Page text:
‘To Be or Not to Be’ – Fighting Hitler with humor on Max and Criterion Channel

Ernst Lubitsch’s To Be or Not to Be (1942) was, like Chaplin’s The Great Dictator, a gutsy satire to pull, taking on the evil of Nazi Germany by making fun of it. And while The Great Dictator was first, To Be or Not to Be was produced after the U.S. entered the war and the horrors of Hitler were starting to be understood. It took the mix of grace, sex, and slapstick energy that makes up the Lubitsch touch to create the funniest film ever made about the German invasion of Poland.

All the world’s a stage as egotistical Polish theater star Joseph Tura (Jack Benny) becomes an unlikely resistance hero when he masquerades as a Nazi spy to save his troupe and his wife Maria (Carole Lombard). Self-effacing Benny and sexy whirlwind Lombard seem an unlikely duo, but onscreen their two conceited hams are a natural match for one another, a natural pair that clicks in all the right scenes. Their marriage is hardly perfect, but there is a real devotion there, even as Lombard plays around with flings between her cues.

A very young and green Robert Stack hasn’t any of the command of his stars but his gee-whiz patriotism, youthful confidence, and social naiveté makes his Polish Air Force officer the kind of All-American hero that 1942 audiences could embrace. And Lubitsch made him funnier than he ever was again, at least until Airplane!

Lubitsch is no mere farceur; under the humor lies the threat of death (how many of the jokes revolve around murder and execution?) for both our heroes and their loved ones. The chorus is embodied by stage company spear carrier Greenberg (Felix Bressart), a born vaudevillian who instinctively plays for laughs while doing utility work on high drama and Shakespeare tragedy. He keeps those twin themes alive through the film as he dreams of playing Shylock (and does so in a beautiful scene) yet is always the first to defend his improvisations with the promise that “It’ll get a laugh.” Lubitsch could be defining his own sensibility.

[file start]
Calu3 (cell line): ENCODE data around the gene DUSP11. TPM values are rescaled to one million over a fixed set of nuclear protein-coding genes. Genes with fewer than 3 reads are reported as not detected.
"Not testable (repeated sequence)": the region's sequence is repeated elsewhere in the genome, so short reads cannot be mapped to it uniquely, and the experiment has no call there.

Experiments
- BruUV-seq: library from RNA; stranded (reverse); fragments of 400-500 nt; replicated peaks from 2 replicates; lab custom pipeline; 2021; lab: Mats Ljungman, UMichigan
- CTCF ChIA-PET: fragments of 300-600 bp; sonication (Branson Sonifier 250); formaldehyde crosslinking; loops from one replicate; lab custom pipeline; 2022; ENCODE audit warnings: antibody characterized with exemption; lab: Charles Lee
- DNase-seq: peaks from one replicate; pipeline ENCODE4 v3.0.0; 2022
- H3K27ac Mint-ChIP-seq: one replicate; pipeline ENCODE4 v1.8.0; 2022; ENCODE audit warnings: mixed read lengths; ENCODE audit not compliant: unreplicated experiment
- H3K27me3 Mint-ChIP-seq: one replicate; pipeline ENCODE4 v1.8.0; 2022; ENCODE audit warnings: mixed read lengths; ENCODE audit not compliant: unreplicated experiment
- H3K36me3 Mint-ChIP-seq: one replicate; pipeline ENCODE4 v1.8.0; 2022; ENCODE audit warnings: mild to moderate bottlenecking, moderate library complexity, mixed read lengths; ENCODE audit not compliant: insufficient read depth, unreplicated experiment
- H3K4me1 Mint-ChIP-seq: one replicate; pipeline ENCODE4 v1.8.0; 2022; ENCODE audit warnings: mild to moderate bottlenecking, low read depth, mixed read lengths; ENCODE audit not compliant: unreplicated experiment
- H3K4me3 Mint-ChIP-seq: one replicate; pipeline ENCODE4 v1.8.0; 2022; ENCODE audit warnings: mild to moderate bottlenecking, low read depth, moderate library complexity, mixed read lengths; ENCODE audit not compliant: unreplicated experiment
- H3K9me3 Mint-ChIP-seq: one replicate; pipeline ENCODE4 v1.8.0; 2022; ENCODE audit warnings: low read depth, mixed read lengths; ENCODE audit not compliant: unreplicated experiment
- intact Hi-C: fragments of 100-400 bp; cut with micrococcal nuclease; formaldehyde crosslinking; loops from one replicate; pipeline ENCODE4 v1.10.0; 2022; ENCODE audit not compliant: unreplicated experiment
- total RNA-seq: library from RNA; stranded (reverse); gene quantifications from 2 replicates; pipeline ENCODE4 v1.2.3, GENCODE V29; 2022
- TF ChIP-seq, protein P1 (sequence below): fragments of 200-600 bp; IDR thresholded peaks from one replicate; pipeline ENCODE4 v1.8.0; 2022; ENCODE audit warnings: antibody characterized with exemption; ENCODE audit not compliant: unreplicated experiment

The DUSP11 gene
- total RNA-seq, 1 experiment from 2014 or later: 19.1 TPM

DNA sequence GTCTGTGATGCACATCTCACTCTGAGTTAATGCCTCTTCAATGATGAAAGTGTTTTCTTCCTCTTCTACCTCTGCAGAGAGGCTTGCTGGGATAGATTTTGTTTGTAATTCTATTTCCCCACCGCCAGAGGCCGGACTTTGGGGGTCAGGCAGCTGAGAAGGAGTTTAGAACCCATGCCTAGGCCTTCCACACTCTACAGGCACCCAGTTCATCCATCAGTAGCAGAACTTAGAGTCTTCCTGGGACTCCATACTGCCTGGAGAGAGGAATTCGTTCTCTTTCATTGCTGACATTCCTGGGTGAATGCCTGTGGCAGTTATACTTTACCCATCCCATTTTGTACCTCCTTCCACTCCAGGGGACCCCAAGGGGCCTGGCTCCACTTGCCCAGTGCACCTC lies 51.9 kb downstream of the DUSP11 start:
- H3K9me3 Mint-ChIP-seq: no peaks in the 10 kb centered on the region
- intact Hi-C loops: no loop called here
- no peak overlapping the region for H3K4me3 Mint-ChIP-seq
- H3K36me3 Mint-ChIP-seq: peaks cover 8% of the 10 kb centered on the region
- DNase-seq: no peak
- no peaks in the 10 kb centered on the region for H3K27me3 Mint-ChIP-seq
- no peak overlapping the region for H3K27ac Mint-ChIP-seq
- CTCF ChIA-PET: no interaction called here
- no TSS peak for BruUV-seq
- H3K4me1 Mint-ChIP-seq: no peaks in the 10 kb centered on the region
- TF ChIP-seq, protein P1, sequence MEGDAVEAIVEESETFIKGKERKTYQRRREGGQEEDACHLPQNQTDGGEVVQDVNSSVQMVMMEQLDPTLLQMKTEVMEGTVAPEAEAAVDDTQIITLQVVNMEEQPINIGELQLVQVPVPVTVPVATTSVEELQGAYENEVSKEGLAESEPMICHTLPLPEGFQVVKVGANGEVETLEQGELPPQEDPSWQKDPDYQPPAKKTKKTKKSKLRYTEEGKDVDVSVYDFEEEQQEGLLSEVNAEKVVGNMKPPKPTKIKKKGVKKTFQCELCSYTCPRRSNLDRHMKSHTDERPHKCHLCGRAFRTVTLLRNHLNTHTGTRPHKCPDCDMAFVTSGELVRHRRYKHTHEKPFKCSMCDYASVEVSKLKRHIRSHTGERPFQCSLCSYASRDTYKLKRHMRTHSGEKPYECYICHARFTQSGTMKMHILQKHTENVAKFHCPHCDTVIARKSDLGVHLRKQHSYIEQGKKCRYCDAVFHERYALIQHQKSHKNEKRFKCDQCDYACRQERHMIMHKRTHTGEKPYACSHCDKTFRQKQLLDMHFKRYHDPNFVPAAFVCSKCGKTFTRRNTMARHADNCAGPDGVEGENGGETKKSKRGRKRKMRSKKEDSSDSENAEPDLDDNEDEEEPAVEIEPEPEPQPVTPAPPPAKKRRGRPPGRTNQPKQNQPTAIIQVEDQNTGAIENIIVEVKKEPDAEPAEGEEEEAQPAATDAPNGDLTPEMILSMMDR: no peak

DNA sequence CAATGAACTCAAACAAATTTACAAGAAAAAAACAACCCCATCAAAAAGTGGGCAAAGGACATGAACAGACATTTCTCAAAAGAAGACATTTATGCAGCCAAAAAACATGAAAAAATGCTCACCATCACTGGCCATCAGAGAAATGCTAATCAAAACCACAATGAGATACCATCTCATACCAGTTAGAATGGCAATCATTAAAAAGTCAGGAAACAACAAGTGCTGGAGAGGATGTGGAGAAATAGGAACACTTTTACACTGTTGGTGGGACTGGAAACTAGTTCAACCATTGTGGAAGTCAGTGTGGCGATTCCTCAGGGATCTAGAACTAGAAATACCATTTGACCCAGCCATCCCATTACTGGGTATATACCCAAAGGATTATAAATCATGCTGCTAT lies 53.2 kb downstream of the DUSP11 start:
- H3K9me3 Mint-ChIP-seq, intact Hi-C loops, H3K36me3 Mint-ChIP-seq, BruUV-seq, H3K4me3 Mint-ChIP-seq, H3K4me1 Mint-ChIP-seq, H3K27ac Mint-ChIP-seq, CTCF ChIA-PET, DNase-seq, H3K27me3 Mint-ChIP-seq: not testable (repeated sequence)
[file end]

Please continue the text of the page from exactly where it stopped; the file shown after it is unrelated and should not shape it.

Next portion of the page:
Lionel Atwill, so often a villain, gets to ham it up as a member of Tura’s acting company, Stanley Ridges is Professor Siletsky, a mentor to the pilots who may in fact be a Nazi spy, and Sig Ruman plays it big as the preening German Colonel Erhardt, a blowhard whose incompetence is matched only by his cowardice.

Critics at the time were split on whether the Nazis were an acceptable topic for comedy and the film received a single Oscar nomination for its score but time has only made the film look better, smarter, and funnier. It was added to the National Film Registry in 1996.

Mel Brooks produced and stars with his wife Anne Bancroft in the 1983 remake, a respectable effort that will always remain in the shadow of the original masterpiece.

Streams for a limited time on Max and on Criterion Chanel

Also on Blu-ray and DVD and on SVOD through Amazon Video, iTunes, GooglePlay, Vudu and/or other services. Availability may vary by service.
To Be or Not to Be (The Criterion Collection) [Blu-ray]
To Be or Not to Be (The Criterion Collection) [DVD]
To Be or Not to Be [DVD]

Don’t miss a single recommendation. Subscribe to the Stream On Demand weekly newsletter (your E-mail address will not be shared) and follow us on Facebook and Twitter.

The Criterion Collection Blu-ray and DVD special edition are mastered from a restored 2k digital transfer. Both feature commentary by film historian David Kalat, the 1916 silent short “Pinkus’ Show Palace” directed by and starring Lubitsch (with a new piano score by Donald Sosin), the 52-minute 2010 French documentary “Lubitsch le patron,” and two radio shows from “The Screen Guild Theater”: “Variety” (1940) with Jack Benny, Claudette Colbert, and Lubitsch, and the radio adaptation of “To Be or Not to Be” (1942) with William Powell, Diana Lewis, and Sig Ruman. The accompanying booklet features an essay by Geoffrey O’Brien and 1942 New York Times op-ed by Ernst Lubitsch.


Sean Axmaker is a Seattle film critic and writer. He writes the weekly newspaper column Stream On Demand and the companion website, and his work appears at RogerEbert.com, Turner Classic Movies online, The Film Noir Foundation, and Parallax View.

Related posts